A prolific American "Bluebeard," Cline was linked with at least nine homicides between 1930 and his arrest in 1945. Eight of his wives were dispatched after willing their earthly possessions to Cline; his single male victim was an evangelist, Rev. Ernest Jones, who made Cline the heir to $11,000 shortly before his "unexpected" death.
With practice, Cline polished his murder technique to perfection. Insisting on a lavish honeymoon, he would check into a stylish hotel, there persuading his bride to drink a glass of buttermilk laced with powerful sedatives. As she lost consciousness, the house physician would be summoned, told that Mrs. Cline was suffering "another heart attack." Hours later, when a second dose of drugs proved fatal, doctors were inclined to issue death certificates citing 'heart failure' as the proximate cause.
In May 1944, Cline married a Chicago widow, Delora Krebs, and promptly set off for the West Coast. Delora's annuity checks were always promptly cashed, but relatives had trouble reaching her by telephone; Cline habitually put them off with tales of illness, shopping errands, previous engagements. When a wire arrived from Portland, Oregon, reporting her death, family members pressed for an investigation, uncovering Cline's criminal activities in a dozen states.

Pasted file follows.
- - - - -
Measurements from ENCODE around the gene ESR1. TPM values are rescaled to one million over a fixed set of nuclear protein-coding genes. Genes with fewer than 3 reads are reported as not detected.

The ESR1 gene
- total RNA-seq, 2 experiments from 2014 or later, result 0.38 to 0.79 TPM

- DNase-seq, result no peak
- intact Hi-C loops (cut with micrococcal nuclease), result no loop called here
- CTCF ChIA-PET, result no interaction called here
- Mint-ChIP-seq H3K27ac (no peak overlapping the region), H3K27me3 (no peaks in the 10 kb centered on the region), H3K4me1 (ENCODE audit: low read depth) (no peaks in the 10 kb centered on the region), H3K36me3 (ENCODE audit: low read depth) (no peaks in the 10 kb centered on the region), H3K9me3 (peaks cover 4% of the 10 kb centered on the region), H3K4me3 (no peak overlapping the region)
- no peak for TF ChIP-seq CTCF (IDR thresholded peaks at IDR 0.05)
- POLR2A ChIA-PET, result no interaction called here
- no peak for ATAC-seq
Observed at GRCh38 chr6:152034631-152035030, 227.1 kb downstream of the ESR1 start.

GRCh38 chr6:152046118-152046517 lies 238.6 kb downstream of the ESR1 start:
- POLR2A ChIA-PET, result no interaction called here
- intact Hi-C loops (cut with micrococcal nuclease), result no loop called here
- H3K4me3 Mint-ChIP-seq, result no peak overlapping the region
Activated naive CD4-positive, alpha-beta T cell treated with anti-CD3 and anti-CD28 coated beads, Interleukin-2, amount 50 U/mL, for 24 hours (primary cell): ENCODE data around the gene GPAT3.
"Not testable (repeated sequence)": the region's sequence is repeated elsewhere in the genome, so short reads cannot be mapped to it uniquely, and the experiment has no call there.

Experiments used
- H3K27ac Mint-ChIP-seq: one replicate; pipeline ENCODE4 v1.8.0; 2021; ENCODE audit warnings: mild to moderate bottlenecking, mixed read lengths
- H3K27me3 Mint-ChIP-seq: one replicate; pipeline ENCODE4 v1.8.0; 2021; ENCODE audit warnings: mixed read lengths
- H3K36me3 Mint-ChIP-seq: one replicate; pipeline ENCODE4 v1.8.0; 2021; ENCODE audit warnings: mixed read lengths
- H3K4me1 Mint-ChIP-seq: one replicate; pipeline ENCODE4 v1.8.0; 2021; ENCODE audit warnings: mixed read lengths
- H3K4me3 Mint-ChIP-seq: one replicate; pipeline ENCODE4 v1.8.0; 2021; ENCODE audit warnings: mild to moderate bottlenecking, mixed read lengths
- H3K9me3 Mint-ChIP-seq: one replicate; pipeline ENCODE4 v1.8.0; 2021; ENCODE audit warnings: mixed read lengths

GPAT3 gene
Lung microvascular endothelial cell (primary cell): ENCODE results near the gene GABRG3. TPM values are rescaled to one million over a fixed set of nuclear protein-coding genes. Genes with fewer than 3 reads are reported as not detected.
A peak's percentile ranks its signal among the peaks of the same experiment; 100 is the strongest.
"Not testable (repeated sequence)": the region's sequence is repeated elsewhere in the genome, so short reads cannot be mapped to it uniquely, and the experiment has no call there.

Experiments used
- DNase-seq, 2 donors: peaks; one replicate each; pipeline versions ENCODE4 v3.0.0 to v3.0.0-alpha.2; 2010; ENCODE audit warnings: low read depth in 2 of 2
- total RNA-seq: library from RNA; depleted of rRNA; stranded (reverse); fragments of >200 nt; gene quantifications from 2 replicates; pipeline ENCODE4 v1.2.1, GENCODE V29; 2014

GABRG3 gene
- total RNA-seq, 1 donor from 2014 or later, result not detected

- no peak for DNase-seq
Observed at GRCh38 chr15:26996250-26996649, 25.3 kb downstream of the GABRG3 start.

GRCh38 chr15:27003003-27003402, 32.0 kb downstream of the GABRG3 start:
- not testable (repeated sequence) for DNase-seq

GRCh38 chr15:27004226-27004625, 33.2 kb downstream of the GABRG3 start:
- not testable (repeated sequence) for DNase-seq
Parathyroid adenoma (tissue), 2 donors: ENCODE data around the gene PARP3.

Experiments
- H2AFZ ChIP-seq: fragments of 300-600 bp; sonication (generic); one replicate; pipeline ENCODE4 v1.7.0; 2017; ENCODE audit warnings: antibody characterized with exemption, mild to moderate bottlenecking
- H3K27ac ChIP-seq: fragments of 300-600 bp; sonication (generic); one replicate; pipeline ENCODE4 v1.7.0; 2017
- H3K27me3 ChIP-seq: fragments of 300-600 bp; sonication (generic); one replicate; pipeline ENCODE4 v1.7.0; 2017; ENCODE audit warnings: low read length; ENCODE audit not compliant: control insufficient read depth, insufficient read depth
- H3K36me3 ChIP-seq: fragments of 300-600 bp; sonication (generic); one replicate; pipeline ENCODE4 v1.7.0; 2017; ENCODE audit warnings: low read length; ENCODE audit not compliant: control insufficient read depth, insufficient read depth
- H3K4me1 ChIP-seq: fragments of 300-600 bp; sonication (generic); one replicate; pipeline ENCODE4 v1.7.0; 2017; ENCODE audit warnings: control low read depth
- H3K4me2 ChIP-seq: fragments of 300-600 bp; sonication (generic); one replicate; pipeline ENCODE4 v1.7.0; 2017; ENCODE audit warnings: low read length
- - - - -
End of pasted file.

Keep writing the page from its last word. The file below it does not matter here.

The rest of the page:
Cremation of his late, lamented wives saved Cline from prosecution on a murder charge, but he was jailed for forgery in San Francisco. Delora's annuity checks came back to haunt him, and testimony from two surviving poison victims persuaded the court that a maximum sentence was justified. Sentenced to 126 years, Cline died in Folsom Prison, of a heart attack, on August 5, 1948.